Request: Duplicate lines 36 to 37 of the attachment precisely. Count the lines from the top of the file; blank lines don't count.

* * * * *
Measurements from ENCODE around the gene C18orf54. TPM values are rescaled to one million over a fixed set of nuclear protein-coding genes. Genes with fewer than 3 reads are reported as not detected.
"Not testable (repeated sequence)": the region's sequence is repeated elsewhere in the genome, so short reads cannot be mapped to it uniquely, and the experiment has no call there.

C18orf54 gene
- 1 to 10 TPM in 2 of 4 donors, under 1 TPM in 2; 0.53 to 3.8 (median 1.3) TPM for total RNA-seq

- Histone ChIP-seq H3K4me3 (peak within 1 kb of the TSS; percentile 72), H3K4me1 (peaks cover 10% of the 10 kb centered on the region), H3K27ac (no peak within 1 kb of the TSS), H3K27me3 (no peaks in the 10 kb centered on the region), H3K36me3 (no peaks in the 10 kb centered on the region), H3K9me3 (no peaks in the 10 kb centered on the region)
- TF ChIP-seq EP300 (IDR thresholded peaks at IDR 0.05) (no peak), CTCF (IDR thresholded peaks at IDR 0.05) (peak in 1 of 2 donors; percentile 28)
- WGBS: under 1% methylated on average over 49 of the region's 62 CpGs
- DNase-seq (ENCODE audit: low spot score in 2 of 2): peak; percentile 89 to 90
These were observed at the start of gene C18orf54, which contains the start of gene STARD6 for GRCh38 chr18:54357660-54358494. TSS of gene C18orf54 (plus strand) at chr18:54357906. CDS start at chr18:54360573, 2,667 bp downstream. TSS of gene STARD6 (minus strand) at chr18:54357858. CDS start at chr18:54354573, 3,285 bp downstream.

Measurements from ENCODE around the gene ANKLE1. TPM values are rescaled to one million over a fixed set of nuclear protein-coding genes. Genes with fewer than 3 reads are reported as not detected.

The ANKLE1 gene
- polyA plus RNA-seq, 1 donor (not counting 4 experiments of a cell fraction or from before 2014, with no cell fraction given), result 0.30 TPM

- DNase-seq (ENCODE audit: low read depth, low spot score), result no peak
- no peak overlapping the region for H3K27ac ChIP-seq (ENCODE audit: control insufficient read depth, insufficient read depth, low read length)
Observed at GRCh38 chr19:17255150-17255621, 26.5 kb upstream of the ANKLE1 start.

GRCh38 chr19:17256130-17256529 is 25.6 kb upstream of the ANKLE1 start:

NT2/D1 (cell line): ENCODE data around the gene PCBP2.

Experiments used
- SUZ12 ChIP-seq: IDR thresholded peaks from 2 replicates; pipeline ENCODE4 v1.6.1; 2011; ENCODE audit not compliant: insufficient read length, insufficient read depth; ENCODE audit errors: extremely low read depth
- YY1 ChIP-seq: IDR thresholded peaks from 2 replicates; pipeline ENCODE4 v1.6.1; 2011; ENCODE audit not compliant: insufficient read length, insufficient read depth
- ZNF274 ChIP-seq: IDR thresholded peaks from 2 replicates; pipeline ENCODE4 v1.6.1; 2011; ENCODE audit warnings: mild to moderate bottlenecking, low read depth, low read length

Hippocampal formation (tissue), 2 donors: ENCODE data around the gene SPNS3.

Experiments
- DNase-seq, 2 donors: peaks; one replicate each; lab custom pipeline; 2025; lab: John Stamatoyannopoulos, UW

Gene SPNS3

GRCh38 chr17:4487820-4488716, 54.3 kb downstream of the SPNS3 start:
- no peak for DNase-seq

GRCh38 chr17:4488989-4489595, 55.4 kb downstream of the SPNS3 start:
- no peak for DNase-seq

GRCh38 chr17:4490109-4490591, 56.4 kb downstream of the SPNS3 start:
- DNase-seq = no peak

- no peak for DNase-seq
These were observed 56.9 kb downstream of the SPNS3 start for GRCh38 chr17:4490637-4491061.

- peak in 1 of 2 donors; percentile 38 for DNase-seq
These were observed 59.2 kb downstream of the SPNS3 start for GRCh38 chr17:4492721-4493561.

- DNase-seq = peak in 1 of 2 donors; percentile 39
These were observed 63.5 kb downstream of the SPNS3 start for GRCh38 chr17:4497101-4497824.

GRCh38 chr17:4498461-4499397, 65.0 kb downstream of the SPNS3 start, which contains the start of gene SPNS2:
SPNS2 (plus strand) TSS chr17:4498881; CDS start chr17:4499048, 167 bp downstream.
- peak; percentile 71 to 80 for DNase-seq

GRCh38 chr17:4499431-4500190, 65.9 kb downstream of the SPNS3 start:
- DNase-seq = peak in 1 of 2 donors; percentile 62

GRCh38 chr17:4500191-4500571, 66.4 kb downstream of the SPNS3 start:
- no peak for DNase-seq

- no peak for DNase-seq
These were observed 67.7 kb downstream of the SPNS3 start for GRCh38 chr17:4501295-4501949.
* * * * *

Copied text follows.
- DNase-seq = peak in 1 of 2 donors; percentile 39
These were observed 63.5 kb downstream of the SPNS3 start for GRCh38 chr17:4497101-4497824.